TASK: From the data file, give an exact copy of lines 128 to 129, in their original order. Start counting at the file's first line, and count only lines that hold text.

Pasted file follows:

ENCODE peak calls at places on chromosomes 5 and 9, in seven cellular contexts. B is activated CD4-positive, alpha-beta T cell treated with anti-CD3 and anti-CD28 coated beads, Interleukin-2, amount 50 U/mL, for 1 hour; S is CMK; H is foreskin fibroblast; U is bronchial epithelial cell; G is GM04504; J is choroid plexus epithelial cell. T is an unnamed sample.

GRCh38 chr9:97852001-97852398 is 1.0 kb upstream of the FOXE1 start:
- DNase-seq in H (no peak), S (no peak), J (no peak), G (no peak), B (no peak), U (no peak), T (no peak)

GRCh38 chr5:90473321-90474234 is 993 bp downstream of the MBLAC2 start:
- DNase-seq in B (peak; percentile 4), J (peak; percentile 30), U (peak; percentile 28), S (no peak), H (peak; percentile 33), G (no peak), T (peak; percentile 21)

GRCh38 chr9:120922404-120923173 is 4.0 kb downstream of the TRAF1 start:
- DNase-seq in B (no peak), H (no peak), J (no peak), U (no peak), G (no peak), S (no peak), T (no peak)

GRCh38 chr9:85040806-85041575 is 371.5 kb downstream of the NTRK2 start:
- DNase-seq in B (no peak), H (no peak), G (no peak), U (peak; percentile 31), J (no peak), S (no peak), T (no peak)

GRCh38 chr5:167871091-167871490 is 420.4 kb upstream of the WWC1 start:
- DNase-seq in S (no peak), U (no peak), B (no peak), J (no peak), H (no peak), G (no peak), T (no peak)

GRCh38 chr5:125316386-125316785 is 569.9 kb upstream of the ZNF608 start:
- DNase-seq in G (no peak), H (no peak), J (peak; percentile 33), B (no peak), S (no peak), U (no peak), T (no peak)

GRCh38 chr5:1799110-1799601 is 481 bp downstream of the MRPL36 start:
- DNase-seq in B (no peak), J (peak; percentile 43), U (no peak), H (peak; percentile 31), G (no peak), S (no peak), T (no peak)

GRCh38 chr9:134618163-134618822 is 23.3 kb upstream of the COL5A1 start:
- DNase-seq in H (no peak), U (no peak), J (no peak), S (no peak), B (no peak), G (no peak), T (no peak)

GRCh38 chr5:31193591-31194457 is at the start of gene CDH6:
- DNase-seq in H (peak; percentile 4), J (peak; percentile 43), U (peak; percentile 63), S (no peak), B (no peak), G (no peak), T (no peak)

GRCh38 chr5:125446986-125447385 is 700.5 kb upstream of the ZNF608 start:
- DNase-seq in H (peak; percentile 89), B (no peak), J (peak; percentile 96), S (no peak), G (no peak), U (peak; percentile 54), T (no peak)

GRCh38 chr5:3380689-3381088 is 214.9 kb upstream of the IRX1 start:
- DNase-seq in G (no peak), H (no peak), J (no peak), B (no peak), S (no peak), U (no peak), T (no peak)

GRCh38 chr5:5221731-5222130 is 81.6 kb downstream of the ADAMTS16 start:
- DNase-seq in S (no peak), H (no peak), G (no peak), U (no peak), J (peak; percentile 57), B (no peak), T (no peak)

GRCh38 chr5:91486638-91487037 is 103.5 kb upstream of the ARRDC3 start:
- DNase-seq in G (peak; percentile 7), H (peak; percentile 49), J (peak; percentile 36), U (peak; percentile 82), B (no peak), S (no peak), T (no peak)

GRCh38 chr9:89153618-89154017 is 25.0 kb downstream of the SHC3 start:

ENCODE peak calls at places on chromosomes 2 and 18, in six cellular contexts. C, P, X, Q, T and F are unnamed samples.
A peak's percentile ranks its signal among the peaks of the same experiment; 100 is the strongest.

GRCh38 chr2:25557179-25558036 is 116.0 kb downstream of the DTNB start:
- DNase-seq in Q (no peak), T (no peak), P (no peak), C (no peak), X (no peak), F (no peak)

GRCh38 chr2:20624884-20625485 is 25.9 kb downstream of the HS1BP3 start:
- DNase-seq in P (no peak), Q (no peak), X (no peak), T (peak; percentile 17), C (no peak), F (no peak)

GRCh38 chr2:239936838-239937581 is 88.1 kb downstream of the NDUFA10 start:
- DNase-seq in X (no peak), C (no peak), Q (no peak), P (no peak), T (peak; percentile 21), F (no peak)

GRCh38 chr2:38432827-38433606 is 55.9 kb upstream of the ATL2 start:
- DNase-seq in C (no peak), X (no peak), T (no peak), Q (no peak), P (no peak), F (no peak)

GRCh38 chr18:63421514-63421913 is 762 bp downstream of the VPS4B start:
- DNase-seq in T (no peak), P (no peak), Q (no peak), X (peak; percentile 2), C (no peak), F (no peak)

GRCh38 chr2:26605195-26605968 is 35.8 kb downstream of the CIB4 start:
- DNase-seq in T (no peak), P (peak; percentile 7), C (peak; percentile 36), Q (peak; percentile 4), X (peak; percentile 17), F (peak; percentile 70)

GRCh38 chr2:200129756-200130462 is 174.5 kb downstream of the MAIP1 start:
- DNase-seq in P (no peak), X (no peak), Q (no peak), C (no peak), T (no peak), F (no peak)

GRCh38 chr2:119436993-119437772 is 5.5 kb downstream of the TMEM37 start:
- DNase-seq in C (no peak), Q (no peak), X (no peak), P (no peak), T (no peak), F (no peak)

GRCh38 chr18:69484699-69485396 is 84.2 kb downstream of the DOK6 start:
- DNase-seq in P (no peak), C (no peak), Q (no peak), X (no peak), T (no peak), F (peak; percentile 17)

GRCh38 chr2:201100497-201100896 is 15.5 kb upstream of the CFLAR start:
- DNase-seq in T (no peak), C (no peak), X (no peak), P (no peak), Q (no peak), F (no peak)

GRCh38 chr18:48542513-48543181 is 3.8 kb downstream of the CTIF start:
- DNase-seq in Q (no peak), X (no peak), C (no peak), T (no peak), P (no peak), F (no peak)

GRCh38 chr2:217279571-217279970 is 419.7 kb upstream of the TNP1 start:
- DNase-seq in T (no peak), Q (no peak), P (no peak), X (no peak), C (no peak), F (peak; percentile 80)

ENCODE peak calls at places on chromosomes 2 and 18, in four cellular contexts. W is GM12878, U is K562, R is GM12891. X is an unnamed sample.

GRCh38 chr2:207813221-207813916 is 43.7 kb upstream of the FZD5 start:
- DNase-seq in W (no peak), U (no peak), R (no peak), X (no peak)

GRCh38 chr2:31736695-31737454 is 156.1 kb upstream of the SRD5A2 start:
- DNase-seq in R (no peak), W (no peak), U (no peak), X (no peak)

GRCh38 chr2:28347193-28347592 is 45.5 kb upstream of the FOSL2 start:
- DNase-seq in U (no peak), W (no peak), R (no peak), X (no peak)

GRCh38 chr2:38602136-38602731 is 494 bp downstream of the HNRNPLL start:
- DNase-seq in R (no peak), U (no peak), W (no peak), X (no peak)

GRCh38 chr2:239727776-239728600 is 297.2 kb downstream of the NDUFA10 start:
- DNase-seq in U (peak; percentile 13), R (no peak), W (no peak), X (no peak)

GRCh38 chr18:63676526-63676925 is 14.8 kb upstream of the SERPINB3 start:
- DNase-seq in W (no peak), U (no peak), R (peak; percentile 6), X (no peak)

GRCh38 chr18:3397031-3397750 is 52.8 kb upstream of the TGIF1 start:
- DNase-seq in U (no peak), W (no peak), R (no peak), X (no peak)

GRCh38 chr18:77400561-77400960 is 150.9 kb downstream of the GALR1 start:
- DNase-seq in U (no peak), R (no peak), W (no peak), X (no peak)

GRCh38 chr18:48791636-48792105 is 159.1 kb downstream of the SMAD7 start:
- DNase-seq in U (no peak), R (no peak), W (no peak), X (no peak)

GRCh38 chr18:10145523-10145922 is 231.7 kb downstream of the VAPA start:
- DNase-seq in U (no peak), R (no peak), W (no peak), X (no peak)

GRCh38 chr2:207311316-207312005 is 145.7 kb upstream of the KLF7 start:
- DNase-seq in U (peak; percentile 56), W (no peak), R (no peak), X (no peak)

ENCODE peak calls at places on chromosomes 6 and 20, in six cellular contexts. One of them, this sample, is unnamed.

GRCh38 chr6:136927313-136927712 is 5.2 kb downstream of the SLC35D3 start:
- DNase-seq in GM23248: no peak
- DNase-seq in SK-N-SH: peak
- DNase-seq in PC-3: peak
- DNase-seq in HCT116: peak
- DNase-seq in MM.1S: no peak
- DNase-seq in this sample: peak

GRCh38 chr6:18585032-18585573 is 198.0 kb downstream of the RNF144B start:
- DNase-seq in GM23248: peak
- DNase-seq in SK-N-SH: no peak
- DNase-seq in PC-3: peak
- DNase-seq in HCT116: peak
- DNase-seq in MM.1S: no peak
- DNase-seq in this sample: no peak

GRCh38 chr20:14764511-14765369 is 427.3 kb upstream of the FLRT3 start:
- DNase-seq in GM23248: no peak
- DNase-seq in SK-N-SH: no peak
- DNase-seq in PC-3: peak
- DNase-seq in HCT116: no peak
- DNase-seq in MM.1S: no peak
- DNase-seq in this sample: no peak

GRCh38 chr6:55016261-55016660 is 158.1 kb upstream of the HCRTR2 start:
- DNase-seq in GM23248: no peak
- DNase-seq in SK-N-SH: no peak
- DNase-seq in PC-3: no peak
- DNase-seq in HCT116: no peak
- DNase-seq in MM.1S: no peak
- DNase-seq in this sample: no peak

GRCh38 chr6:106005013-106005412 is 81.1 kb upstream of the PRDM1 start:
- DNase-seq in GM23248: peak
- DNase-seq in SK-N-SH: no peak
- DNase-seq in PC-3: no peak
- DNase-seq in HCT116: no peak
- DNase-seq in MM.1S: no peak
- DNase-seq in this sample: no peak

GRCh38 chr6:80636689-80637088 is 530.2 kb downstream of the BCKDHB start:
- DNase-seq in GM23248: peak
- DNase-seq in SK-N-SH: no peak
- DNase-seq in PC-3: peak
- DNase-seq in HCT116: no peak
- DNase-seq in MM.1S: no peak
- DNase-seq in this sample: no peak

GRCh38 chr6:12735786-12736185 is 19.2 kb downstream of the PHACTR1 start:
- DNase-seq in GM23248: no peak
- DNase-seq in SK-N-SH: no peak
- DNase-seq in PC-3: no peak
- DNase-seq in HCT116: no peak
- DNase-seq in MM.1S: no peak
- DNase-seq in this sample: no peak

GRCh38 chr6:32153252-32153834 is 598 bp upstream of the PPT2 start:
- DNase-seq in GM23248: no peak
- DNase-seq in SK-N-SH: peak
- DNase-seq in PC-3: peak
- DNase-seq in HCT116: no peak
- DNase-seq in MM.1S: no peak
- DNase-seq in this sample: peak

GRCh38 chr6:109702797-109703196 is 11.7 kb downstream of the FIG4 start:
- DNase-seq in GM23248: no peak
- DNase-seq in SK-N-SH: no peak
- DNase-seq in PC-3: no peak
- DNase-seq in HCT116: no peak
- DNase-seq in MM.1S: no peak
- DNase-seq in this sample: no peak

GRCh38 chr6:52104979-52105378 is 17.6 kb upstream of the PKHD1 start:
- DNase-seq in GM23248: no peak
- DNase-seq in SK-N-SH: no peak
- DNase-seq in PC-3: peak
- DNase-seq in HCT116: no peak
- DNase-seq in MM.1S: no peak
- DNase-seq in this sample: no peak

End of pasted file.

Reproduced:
GRCh38 chr6:32153252-32153834 is 598 bp upstream of the PPT2 start:
- DNase-seq in GM23248: no peak